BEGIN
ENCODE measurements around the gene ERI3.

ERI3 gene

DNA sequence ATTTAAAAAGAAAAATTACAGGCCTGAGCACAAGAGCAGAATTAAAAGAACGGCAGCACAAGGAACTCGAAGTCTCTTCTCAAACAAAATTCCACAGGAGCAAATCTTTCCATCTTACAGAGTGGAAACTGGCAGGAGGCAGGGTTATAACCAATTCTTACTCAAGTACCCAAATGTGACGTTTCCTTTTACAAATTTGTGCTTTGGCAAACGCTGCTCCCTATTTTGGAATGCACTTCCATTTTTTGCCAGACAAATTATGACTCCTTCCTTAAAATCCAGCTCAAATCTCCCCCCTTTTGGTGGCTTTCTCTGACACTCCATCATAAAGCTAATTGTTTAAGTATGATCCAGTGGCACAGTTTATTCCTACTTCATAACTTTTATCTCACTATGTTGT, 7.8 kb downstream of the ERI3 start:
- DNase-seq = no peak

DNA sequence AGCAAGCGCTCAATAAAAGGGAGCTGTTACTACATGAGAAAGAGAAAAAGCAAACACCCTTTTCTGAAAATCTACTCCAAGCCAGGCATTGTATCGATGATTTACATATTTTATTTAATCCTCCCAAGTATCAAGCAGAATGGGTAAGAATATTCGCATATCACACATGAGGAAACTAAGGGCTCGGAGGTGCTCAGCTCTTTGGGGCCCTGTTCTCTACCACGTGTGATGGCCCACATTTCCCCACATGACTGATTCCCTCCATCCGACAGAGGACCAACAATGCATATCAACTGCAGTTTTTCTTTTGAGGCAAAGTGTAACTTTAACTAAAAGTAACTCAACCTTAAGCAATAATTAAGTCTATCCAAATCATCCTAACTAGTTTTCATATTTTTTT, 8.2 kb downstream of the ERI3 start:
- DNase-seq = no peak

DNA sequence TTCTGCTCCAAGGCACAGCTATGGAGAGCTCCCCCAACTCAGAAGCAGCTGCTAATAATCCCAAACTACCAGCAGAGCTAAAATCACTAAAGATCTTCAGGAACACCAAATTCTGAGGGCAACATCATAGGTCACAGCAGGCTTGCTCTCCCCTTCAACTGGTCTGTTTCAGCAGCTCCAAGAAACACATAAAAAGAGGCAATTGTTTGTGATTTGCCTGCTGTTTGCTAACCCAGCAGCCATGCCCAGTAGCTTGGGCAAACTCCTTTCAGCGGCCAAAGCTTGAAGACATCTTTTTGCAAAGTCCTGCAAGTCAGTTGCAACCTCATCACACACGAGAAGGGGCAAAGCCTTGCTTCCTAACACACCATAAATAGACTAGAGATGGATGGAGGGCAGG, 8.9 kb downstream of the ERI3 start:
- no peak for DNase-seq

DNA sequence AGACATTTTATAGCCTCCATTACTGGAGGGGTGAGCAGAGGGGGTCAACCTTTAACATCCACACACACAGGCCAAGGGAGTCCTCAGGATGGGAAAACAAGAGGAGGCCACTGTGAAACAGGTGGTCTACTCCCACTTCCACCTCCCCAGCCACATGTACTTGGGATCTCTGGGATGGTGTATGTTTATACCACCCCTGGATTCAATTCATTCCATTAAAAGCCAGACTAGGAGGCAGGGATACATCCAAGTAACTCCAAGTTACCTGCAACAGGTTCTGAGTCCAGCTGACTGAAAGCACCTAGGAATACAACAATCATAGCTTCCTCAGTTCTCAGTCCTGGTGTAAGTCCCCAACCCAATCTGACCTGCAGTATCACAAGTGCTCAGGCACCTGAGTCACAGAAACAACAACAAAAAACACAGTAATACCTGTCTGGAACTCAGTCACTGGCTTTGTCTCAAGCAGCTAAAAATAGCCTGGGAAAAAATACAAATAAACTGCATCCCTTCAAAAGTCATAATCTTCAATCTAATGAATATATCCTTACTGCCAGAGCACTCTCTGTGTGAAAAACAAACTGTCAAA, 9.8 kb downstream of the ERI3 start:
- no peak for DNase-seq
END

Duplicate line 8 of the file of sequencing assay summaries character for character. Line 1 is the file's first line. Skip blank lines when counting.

- no peak for DNase-seq